With images for movies like The Da Vinci Code

With over 250 Vogue and 40 Rolling Stone covers, he is one of the most renowned portrait and fashion photographers of all time. He has shot people like Steve Jobs, Bill Clinton, Queen Elizabeth II and David Bowie and created the images for movies like The Da Vinci Code which have reached millions of people worldwide.

Albert Watson was born in Edinburgh, United Kingdom in 1942. His father was a professional boxer and his mother was a Physical Education teacher in Penicuik where he grew up and attended Rudolf Steiner School. He also attended Lasswade High School. Since birth he has been blind in one eye, making his everyday life difficult and making his passion for photography difficult to realise.

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In 1962 he started his Graphic Design studies at the Duncan of Jordanstone College of Art & Design in Dundee and graduated in 1966. Later in that year he moved to London to study Film and Television at the Royal College of Art in London where photography was part of his curriculum.

 

In 1970, a year after graduation he moved to the United States with his wife Elizabeth. She got a job as an elementary school teacher in Los Angeles, where they lived. By this time Watson began shooting mostly as a hobby.

 

In 1971 He opened his own photographic studio beginning his photography career. Albert was introduced to one of the art directors at Max Factor, this resulted in a test shoot from which the company bought two images that were used in their advertising campaigns. His distinctive style attracted big name magazines such as Mademoiselle, GQ and Harper’s Bazaar after being introduced to the industry.

 

Most of his work was based in New York City meaning that he had to commute between there and Los Angeles often. His first celebrity shoot was for the 1973 Christmas cover of Harper’s Bazaar, it was of Alfred Hitchcock holding a dead goose with a ribbon around its neck. This is now one of his most famous and recognisable photographs.

 

Watson’s style has been consistent from the very start when he developed his style through experimentation in his studio. All of his portrait and fashion shoots take place in a studio. His photos are usually black and white, focusing on high and low key.

 

In addition to his editorial photography he has produced countess images for commercial campaigns for brands like Levi’s, Gap, Revlon and Chanel.

In 1975 Watson won a Grammy Award for his photograph which was for the cover of the album Come and Gone by Mason Proffit.

 

 

1976 brought his first commission for Vogue magazine which finally made him move to New York to focus more heavily on his career.

 

From then, Albert Watson has been extremely busy and in constant demand. Until the 90s most of his work was fashion and portraiture. He has diversified into the television industry by founding his own production company which has been involved in making over 650 commercials all of which Watson directed.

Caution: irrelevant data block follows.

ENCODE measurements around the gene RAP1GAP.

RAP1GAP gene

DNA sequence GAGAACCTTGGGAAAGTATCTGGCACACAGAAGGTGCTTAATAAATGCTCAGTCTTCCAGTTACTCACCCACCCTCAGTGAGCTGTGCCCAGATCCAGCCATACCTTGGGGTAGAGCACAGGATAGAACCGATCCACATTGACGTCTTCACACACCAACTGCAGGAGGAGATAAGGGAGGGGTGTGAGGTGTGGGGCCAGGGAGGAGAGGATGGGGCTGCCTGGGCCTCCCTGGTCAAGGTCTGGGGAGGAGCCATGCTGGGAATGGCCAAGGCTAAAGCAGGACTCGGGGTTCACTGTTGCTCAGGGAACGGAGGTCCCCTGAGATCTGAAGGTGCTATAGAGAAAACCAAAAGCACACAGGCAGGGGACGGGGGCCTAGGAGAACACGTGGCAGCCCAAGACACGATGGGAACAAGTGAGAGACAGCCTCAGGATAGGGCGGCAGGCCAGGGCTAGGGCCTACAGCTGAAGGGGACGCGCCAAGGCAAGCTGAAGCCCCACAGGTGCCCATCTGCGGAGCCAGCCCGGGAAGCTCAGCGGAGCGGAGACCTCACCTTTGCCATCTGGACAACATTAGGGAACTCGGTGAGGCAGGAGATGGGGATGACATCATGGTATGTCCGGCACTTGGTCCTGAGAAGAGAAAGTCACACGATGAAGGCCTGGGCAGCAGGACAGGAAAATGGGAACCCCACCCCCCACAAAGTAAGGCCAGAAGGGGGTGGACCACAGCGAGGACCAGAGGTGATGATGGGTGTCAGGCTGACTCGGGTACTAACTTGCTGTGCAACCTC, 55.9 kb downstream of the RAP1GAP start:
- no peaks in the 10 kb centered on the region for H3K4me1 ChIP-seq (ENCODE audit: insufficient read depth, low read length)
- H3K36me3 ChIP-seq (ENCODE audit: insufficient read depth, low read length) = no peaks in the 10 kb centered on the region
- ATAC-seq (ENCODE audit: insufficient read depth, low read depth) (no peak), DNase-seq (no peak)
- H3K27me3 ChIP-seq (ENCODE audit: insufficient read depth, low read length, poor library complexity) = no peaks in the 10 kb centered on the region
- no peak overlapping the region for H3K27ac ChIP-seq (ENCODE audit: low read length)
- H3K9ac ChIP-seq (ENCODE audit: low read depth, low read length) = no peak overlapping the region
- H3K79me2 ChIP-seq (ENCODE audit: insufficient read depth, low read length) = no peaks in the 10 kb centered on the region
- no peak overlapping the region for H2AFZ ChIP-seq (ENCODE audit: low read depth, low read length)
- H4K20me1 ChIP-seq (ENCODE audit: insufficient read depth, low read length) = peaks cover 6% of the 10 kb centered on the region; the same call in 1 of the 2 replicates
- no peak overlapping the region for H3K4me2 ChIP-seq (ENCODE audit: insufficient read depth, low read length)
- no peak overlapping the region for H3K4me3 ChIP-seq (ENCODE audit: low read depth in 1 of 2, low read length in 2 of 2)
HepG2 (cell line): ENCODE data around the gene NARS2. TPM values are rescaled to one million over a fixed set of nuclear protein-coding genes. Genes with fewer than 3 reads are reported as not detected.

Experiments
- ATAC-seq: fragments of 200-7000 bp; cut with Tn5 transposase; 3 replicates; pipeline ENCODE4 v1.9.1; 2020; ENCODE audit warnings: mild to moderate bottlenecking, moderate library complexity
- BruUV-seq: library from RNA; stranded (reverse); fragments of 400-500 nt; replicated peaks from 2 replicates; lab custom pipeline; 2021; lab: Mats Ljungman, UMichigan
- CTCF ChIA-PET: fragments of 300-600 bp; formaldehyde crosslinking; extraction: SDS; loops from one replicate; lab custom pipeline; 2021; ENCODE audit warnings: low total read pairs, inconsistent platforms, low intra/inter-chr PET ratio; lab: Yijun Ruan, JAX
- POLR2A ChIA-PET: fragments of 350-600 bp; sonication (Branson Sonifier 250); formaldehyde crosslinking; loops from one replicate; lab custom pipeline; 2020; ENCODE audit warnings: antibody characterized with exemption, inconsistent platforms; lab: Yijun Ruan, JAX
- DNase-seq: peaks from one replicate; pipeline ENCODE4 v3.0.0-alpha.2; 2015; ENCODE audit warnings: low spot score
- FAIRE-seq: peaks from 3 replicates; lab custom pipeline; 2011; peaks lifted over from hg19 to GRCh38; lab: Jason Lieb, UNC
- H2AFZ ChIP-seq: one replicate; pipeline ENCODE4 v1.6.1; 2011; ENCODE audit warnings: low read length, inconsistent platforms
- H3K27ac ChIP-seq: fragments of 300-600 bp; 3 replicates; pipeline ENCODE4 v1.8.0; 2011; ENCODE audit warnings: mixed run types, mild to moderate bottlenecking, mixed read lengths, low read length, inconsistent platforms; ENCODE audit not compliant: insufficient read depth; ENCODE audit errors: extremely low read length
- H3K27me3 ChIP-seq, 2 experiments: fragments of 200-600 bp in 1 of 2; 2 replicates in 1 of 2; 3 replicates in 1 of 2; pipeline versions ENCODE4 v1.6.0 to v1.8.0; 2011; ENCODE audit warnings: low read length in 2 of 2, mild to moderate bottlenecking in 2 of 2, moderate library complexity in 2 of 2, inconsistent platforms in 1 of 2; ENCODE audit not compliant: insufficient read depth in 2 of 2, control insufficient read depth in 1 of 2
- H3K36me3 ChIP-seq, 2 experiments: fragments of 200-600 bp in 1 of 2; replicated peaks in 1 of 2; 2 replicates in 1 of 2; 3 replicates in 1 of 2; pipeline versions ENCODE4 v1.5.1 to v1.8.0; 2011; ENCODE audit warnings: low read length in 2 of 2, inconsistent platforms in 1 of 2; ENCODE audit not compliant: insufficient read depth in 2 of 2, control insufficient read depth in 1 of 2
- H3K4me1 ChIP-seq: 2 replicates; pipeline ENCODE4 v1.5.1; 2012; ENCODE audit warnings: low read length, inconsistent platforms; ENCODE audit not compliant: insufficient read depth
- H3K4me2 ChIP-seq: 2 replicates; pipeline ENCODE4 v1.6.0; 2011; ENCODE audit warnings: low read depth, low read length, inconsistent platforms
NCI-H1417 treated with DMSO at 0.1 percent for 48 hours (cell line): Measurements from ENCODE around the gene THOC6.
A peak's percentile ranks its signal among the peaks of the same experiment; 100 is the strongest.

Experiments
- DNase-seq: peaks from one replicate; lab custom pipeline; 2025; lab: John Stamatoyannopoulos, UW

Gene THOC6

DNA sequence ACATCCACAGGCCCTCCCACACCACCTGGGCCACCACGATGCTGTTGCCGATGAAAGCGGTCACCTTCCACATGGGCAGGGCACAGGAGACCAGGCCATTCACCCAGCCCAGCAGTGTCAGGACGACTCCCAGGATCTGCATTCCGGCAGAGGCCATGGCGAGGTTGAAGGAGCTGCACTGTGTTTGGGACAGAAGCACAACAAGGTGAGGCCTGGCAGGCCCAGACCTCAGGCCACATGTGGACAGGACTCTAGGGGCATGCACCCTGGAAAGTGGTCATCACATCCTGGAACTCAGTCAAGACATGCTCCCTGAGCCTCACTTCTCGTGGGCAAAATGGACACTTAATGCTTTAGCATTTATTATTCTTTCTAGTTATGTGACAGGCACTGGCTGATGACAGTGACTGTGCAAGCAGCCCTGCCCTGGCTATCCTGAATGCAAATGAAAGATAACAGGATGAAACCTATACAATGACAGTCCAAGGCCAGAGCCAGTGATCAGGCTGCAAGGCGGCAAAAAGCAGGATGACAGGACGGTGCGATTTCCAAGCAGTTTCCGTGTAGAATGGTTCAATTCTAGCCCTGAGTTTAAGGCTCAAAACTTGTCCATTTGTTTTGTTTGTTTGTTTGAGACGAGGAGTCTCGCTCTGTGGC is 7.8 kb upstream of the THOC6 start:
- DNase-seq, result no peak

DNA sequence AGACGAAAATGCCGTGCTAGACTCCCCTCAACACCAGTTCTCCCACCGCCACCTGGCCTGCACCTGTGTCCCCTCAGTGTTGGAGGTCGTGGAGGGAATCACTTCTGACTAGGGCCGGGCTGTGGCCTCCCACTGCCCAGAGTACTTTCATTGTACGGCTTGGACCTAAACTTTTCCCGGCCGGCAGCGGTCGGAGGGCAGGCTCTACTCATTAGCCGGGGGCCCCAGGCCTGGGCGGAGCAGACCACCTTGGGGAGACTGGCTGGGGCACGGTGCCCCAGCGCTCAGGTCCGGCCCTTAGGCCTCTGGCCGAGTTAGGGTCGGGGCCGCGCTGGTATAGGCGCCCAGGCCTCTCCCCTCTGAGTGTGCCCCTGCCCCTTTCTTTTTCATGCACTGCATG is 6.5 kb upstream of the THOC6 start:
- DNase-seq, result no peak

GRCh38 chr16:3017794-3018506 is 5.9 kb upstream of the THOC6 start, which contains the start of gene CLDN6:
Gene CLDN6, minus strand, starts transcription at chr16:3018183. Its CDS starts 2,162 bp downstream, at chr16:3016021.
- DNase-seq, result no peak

Even during his most busy years he found time for his personal projects which included taking photos of his travels to places like the Orkney Islands, Las Vegas and Marrakech.

His travels to Marrakech especially influenced his commercial and editorial work. The architecture there is simple and geometric which has translated into his photographic work.

 

Watson has said that he has a passion for “pure photographic imagery” he doesn’t want to focus on one particular style of photography instead he photographs everything. His photography is always carefully planned to the smallest technical details. He has even taken pictures of his Manhattan apartment for the real estate listing because he wanted to present the home in a way he sees it.

 

Albert was invited to photograph the wedding of Sarah Ferguson and Prince Andrew in 1986.

 

In 1993 he took one of the first photos of then undiscovered Kate Moss in Morocco for German Vogue contributing massively to her success. A singe print of this photo was sold in 2008 for $108,000 at an auction.

 

Until recently Watson worked on large-format film cameras. He found the effect of film more beautiful and charismatic. However, he has switched to digital in the recent years because the process of developing was too time consuming for his busy schedule and his tight deadlines.

 

Albert Watson was named ‘one of the 20 most influential photographers of all time’ by Photo District News in 2000.

 

He has had countless solo exhibitions at places such as The Museum of Modern Art in Milan,  City Art Centre in Edinburgh, National Portrait Gallery in London, Metropolitan Museum of Art in New York and Moscow’s Pushkin Museum of Fine Arts as well as many others.

 

In 2006 he won a Lucie Award for Outstanding Achievement in Advertising Photography and in 2010 was awarded the prestigious Centenary Medal by the Royal Photographic Society for his contribution to photography.